While most people don’t relish the thought of snapping awake at 3am to hear something ghoulish banging about in the basement, when removed slightly from our immediate experience, this fear isn’t entirely unpleasant. In popular culture we find evidence of people running towards these feelings with dark glee. Simply look at the prevalence of horror films. Even when we know very well that we are being fooled by merely harmless illusions, many people cannot suppress an extremely uncomfortable feeling when watching these films. In life, we usually do not like to put ourselves in danger or expose ourselves to fear. However, in the cinema or theatre, or while reading, we gladly immerse ourselves in these emotional worlds: we experience certain powerful excitements which awake in us a strong feeling for life, with complete impunity and without having to accept the consequences of the causes of these unpleasant feelings.

The uncanny can be composed of things widely considered gruesome or terrible, but there is an element of curiosity that tempers our horror. The uncanny hints at a promise of answers that saves uncanny images and themes from being simply horrific — something that hints to unveiling an elemental truth, which excites us to lean in closer. That is what makes the uncanny attractive, yet at the same time frightening. There is an aspect of not being able to help yourself, the curiosity and intrigue is at equal war with your fear. This is also what separates the uncanny from the strictly melancholic. Excitement in the face of mystery, and attraction to the not-instantly-knowable, speaks to a creative engagement with one’s environment, not an introversion. There is an active curiosity that drives engagement with the darkness. Within the darkness there are more questions than answers; but the questions are why we like coming here, aren’t they?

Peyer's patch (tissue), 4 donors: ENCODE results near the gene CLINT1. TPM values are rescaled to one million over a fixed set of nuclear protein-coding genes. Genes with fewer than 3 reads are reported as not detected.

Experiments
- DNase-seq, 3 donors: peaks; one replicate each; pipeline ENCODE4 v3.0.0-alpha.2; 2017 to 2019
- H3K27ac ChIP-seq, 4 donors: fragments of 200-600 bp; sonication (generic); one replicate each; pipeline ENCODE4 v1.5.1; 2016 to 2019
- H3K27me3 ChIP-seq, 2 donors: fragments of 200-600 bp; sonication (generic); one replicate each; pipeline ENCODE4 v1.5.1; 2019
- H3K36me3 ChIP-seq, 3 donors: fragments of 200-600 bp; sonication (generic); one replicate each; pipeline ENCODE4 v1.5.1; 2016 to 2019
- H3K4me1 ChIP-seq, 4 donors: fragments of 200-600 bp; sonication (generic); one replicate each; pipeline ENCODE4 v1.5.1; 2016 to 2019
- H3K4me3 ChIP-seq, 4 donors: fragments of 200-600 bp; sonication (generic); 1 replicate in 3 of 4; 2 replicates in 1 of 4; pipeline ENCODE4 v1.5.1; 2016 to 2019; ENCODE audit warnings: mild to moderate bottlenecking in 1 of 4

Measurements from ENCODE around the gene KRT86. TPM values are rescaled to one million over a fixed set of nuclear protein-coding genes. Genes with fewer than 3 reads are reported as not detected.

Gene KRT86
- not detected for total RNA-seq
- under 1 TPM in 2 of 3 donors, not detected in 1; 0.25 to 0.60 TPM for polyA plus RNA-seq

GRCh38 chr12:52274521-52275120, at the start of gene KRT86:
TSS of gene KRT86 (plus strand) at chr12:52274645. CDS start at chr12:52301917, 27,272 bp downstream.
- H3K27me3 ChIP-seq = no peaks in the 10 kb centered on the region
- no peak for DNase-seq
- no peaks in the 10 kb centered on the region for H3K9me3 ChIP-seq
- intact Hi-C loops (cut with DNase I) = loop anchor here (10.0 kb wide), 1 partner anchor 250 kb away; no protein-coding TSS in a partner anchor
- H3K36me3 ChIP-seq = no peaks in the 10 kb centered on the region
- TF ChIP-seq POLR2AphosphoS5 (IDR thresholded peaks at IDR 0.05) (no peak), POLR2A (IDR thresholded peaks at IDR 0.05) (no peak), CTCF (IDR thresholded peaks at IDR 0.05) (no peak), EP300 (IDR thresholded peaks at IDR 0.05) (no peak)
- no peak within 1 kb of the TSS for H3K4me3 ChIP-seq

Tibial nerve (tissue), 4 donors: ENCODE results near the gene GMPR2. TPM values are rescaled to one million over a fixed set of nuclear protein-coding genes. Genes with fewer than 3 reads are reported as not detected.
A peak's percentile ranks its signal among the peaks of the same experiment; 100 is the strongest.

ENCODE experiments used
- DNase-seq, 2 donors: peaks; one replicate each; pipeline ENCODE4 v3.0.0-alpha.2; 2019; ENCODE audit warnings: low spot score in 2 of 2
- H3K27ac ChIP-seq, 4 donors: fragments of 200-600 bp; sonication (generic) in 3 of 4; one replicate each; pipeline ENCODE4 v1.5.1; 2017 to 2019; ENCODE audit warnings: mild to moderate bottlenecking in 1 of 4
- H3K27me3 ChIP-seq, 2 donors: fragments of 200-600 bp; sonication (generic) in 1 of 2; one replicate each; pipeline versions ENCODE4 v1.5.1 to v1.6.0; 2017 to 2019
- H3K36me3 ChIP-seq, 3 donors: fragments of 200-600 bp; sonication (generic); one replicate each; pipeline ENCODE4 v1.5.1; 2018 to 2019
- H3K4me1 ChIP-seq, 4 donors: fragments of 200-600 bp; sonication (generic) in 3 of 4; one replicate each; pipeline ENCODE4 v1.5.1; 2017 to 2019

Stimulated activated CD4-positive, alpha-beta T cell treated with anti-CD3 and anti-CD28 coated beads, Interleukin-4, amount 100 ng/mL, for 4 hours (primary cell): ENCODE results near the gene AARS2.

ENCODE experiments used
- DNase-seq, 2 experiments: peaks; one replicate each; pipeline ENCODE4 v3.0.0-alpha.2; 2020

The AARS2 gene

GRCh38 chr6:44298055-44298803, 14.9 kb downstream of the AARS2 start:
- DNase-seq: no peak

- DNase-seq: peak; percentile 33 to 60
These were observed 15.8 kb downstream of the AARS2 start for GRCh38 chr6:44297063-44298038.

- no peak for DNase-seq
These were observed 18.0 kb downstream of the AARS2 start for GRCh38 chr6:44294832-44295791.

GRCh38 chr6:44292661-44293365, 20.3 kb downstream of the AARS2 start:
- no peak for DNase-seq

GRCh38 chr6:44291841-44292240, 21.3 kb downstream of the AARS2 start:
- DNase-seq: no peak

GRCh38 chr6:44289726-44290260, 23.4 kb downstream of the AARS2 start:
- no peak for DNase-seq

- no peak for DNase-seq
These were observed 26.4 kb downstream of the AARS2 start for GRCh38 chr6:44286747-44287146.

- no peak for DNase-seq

1. Frederick Simpson Coburn, 1899
  2. Sigmund Freud
  3. ‘The Ruins of Holyrood Chapel’, Louis Daguerre, 1824
  4. Photo by: Ella Guru, Abney Park Cemetery, 1987

  1. Jentsch, Ernst, On the Psychology of the Uncanny, 1906. Essay. p4
  2. Royle, Nicholas, The Uncanny, (Manchester: Manchester University Press), 2003. Book. P26
  3. Freud, Sigmund, The Uncanny, 1919. Essay.
  4. Trigg, Dylan, The Memory of Place: A Phenomenology of the Uncanny, (Athens: Ohio University Press) 2012. Book. p294